Work like you don’t need the money. Love like you’ve never been hurt.
Dance like nobody’s watching.” When Satchel Paige said this now famous quote, he was in the midst of what would become a stellar and historical baseball career. Life was good and he was probably living just as he described – free of financial and emotional constraints.
Since I’m not an expert on love, dancing or baseball, I’d like to focus on something I have spent the last three decades of my life cultivating – the “work like you don’t need the money” part of his recommendation – I do know something about that.
I also know that when you can work like you don’t need the money, you approach business – and life – a little differently. You are no longer held by the confines and responsibilities of income building. The pressures. The stress. The sleepless nights… That freedom allows you to make decisions based on what’s “right.” It readjusts your focus to what really matters. When you work solely for the money, your hands grip a little tighter around it and your mind narrows both its focus and its ability to think beyond anything but your bottom line. This causes you to make decisions that, well, aren’t always “right” for you, your staff or your patients.
Let me explain.
There are two types of people: Competitive and Creative. We are all “pre-wired” to be competitive; we’re programmed and trained that way from the time we’re born. And it’s everyone’s default position, especially when it comes to money. So as refreshing as Mr. Paige’s suggestion is, it’s not easy to naturally achieve- especially if we are dependent on our income. My guess is that as a private practice owner, you too fall to the competitive side. After all, how else would your practice thrive if you weren’t up for a little friendly marketplace competition, right? Not so fast…
❝…when you can work like you don’t need the money, you approach business – and life – a little differently.❞
People often assume that competition in life is good – healthy even. But when competition eclipses your primary mission – and it often does – it can become destructive to your end goals. What is the primary mission for your practice? Is it to make as much money as possible, no matter what? Or is it to serve and provide the best experience to your patients, allowing them to live healthier lives?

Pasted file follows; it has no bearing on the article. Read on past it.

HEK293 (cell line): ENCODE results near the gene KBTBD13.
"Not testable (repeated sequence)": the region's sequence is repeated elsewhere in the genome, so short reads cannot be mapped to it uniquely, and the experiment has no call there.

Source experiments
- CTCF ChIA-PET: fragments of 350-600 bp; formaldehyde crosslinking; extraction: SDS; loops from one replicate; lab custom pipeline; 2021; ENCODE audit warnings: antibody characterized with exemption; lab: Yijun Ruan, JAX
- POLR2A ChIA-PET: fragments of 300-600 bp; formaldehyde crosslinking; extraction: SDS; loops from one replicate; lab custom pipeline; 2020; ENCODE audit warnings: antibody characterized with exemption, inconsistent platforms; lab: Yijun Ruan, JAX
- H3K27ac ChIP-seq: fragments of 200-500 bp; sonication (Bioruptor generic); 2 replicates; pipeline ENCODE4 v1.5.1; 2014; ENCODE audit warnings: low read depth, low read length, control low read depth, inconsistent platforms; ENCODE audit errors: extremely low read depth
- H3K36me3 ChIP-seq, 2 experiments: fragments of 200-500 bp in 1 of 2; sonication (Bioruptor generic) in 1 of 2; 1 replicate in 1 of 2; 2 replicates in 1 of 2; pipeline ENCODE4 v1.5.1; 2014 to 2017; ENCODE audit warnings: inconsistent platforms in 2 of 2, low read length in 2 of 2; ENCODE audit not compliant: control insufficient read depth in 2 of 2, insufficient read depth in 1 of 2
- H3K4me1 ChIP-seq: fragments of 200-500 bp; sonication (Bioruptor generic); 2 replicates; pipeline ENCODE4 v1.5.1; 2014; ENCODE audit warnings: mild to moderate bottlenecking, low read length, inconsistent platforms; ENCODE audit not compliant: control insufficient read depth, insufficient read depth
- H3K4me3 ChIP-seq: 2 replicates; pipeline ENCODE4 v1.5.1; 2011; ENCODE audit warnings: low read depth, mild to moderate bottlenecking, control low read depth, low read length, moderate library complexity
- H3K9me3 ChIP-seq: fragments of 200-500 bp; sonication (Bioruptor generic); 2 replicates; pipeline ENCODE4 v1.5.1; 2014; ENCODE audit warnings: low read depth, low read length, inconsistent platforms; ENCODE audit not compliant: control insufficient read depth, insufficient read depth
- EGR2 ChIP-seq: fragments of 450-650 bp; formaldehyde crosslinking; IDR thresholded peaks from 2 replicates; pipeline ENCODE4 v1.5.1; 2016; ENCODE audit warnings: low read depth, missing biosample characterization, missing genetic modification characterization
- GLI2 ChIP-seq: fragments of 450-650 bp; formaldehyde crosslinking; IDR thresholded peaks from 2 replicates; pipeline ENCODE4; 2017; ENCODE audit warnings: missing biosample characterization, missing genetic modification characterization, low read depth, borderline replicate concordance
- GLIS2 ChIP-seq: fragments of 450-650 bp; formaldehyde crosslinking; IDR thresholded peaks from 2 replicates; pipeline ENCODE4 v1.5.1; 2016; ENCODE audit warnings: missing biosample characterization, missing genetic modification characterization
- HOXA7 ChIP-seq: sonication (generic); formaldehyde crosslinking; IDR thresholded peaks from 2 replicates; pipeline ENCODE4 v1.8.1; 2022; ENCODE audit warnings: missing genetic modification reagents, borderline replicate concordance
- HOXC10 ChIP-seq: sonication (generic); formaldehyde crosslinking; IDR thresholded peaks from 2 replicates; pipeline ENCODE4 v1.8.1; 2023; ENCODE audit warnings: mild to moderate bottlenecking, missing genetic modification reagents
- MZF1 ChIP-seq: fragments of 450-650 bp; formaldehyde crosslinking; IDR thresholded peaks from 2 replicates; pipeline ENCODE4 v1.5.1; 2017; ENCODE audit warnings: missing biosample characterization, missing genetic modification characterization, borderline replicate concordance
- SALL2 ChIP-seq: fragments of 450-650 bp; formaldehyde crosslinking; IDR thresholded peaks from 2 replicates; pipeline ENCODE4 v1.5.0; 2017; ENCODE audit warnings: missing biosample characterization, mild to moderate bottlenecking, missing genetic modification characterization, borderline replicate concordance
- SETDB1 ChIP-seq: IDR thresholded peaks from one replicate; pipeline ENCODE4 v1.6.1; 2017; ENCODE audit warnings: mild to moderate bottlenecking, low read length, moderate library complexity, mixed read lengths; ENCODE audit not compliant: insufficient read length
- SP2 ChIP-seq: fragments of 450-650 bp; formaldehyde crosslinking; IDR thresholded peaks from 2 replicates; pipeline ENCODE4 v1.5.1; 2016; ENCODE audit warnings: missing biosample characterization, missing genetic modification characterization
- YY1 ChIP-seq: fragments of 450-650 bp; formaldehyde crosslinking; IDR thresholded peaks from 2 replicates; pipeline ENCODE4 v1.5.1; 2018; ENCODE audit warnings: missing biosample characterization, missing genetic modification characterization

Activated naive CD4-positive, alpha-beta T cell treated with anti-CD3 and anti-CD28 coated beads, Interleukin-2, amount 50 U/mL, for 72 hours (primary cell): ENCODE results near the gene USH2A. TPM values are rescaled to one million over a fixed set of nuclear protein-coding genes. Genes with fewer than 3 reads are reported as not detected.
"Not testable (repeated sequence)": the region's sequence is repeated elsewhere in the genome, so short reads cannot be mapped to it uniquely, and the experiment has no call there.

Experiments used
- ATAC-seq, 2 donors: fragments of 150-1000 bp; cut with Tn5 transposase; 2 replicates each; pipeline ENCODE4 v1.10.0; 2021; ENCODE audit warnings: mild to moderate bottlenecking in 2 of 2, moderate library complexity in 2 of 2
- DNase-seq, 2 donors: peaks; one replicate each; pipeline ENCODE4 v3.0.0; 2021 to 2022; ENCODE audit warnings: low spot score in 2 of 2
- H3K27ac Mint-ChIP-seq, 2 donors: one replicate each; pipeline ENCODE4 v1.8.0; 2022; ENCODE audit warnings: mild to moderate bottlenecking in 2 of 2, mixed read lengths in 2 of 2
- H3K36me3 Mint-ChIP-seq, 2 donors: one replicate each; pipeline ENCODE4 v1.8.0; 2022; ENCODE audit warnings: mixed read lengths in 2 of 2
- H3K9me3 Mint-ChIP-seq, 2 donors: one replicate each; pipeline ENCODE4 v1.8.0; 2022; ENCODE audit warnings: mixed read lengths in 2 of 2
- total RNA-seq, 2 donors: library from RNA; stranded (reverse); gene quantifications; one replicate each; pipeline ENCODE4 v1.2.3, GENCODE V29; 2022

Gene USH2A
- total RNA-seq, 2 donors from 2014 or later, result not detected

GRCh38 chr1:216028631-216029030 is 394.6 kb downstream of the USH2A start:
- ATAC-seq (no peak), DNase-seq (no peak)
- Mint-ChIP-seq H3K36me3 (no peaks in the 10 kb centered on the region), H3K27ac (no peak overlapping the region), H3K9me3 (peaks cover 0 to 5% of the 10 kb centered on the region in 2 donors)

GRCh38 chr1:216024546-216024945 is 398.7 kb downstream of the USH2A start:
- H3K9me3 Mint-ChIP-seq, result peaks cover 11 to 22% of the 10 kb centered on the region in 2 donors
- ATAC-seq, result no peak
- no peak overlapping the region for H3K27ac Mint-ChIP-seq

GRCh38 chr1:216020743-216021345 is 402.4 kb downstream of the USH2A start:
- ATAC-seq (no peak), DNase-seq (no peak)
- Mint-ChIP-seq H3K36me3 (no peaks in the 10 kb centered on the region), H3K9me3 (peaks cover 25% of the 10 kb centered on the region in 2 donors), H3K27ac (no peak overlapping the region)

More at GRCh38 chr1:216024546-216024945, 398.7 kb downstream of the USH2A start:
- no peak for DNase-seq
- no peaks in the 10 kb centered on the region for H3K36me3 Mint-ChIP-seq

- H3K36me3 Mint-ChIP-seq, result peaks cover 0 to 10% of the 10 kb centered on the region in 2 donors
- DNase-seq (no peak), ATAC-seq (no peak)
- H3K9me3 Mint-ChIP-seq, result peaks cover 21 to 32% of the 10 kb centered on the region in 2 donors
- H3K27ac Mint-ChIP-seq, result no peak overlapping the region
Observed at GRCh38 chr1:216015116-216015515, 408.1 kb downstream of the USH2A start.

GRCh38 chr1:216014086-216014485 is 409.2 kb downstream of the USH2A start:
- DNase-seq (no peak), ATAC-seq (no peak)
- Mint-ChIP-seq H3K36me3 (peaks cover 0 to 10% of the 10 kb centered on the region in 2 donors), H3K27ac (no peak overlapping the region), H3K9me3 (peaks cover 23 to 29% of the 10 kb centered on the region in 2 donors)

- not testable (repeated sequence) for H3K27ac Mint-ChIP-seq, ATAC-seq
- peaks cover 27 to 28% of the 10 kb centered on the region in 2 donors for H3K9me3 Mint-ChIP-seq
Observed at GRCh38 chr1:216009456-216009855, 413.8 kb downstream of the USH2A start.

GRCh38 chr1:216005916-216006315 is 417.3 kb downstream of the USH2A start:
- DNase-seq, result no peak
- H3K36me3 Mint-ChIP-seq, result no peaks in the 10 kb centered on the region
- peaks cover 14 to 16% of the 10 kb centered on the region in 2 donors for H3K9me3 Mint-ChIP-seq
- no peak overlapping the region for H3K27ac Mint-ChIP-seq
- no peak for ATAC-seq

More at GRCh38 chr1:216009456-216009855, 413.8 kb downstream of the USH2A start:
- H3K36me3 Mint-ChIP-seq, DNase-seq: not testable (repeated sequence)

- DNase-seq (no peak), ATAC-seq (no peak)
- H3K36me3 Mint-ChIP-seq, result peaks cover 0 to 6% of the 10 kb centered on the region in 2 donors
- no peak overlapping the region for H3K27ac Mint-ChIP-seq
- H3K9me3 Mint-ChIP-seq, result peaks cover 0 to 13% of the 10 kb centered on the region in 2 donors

The most fundamental difference between a competitive and a creative practice owner is easy to identify: if you sell something to someone and give them less in value than they paid, you are being competitive. That’s called UNDERdelivering. Your success and profits will be temporary, at best. You cannot be uber profitable until you learn to do just the opposite – for every transaction, you provide more value to the person than they pay you for. That’s is being creative and OVERdelivering – THE formula for financial success.
Virtually all our clients come to us as very competitive types. They are stressed out, overworked and not getting ahead. Their only goal is to make more money because they think that will solve all their problems and make their lives all better. It never occurs to them to invest in amazing client appreciation events or do mission work – things that actually support their primary mission or end goals. Why? Because their competitive nature is hyper focused on tightening the financial reigns.
So what if you did work like you don’t need the money? What if you actually woke up one day and decided you weren’t going to let competition drive your decisions any more? What would you do differently? How would you run your practice or treat your staff? A bit more creatively, I would imagine.